Sharlene Harrison-Hinds, a British Columbia Community Response Network volunteer, hosts an information table on senior abuse every year. Submitted

Elder abuse and neglect: If you see something, say or do something

June 15 is World Elder Abuse Awareness Day

“I would see my neighbour come into the bank with her pension cheque every month,” recalled Annie Moose*. “She was always accompanied by a young man who seemed edgy while my neighbour seemed nervous. I would watch as he would take the money from her hands, leaving her forlorn and looking quite lost and helpless. I suspected that this was not right but felt helpless and didn’t know where to turn.”

Does this sound familiar at all? What would you do in this situation?

Statistics reported by the Public Guardian Office show that across B.C., investigations into alleged cases of abuse, neglect and self-neglect have surged by 12 per cent since 2008. Perhaps even more startling, the Fraser Region is the leader in this area with a 26-per cent jump.

“Everyone should know that the local health authority is required under the Adult Guardianship Act to investigate every report of adult abuse or self-neglect,” said Krista James, national director of the Canadian Centre for Elder Law.

This is where the British Columbia Community Response Network (BC CRN) comes in. Although not a recognized household name, the group is a powerhouse of information and guidance for seniors to not just deal with abuse (or neglect) but to help them protect themselves from harm. Tasked with educating the public about the signs of abuse and neglect, BC CRN also shared information about accessing help, and provides resources to recognize, report, refer and protect vulnerable seniors.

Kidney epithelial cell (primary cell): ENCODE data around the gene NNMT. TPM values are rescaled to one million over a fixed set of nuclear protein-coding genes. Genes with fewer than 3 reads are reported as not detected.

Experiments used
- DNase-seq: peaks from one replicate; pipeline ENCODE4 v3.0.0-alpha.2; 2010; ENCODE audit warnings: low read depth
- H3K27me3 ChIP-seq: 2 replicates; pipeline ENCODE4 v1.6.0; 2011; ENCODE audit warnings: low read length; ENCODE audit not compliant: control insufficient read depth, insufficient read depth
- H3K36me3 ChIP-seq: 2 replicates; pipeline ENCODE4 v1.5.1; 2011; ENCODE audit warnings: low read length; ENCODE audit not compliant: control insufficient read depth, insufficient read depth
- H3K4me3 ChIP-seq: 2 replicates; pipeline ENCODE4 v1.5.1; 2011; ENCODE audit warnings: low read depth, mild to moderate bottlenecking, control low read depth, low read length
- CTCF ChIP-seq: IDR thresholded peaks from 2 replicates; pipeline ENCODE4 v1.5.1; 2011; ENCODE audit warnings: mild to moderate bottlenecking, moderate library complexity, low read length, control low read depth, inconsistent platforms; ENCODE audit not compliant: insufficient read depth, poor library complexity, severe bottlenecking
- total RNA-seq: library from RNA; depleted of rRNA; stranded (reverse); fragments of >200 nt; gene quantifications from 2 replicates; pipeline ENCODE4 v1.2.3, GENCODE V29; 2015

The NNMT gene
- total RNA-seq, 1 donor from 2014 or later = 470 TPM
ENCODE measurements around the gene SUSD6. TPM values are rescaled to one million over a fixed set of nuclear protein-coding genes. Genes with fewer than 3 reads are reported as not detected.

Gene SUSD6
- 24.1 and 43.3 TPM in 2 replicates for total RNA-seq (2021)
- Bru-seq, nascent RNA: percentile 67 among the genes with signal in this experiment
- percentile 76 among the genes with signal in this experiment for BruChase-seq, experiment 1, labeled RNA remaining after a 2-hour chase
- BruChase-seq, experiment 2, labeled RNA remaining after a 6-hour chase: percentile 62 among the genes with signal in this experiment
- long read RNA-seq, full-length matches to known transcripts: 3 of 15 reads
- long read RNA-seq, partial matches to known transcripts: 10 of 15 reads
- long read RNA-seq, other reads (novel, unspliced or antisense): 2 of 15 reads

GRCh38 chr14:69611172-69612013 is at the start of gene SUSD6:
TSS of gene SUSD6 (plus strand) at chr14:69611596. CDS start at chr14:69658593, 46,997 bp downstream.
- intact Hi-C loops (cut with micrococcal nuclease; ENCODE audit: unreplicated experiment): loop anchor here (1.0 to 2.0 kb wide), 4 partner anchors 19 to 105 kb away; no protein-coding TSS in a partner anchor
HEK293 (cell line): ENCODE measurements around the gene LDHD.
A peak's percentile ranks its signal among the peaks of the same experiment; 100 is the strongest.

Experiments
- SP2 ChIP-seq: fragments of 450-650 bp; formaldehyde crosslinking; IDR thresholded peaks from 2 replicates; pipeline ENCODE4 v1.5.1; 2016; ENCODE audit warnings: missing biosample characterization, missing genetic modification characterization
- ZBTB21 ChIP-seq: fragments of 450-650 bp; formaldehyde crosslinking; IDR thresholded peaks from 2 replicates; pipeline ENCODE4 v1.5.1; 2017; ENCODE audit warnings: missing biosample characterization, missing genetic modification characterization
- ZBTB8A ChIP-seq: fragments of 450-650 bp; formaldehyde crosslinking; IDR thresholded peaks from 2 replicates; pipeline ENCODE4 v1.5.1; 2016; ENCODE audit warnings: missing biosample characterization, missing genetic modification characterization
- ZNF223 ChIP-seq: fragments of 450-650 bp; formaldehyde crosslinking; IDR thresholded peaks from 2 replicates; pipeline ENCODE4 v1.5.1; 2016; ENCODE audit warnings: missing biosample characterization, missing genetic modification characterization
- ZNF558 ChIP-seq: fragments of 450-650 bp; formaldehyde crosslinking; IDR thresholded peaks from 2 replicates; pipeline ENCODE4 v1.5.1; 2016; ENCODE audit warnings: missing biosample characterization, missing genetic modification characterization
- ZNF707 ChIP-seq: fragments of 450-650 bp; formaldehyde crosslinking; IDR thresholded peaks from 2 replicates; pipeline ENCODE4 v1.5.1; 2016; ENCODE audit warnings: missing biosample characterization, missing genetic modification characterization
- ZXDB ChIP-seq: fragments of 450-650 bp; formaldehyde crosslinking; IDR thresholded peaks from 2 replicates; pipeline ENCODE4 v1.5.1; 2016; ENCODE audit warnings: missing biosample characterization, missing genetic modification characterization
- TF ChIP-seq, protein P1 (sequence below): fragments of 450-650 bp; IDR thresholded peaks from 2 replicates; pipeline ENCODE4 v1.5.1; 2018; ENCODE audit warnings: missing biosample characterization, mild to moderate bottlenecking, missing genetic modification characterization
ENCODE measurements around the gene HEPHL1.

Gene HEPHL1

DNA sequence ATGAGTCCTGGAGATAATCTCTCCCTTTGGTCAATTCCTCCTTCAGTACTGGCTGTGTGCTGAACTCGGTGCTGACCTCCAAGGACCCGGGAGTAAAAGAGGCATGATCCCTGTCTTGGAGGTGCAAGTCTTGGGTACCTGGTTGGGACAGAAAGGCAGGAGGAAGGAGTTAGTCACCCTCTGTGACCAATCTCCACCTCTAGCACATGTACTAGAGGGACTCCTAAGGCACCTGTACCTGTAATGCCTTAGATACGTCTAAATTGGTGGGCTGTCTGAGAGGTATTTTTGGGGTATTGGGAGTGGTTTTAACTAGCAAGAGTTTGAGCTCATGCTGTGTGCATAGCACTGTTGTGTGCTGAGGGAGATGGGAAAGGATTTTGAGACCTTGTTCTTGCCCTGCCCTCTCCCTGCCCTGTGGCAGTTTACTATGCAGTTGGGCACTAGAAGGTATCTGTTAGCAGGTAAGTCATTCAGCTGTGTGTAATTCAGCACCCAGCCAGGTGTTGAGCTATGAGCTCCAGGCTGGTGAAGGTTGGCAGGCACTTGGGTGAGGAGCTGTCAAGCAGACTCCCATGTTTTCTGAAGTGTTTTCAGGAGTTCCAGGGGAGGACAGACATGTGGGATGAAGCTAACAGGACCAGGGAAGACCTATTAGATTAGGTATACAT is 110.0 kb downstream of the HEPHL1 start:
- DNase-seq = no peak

In June 2006, the United Nations declared June 15 as World Elder Abuse Awareness Day (WEAAD), because for many seniors, the golden years are non-existent due to abuse and neglect by caregivers, including family, those hired to look after them, friends and neighbours.

Abuse is the great equalizer as it knows no boundaries of age, gender, economics or ethnicity.

And although what often comes to mind first is physical abuse, that is just the most obvious – other forms of abuse are usually well hidden: financial, psychological, emotional and even sexual. Combine that with the feelings of shame and embarrassment that abuse often leaves people feeling, and these are powerful forces that may inhibit seniors from asking for help or even admitting that they are being victimized.

Part of the issue is the isolation of many seniors whose families have moved or who have lost their social contacts and context. So where does one turn for help? What resources are available for seniors to get legal, medical or other assistance?

Enter the BC CRN, who assists seniors with accessing the information and resources starts, but it all begins with a phone call, email, or meeting with a volunteer who will help guide seniors through the process of finding organizations or services to help them emerge from their particular situation.

On Saturday, June 15, from 11 a.m. until 2 p.m., local volunteers from BC CRN will be at Hope’s Buy-Low and Save-On to answer questions, give out helpful information and some useful items to help us remember that help is available.

If you know a senior or vulnerable adult you know is being abused or neglected, please stop by the display table and chat with the volunteers or pick up information about available resources.

For more information about BC CRN visit the website: www.bccrns.ca.

*Name has been changed to protect the identity of the individual.

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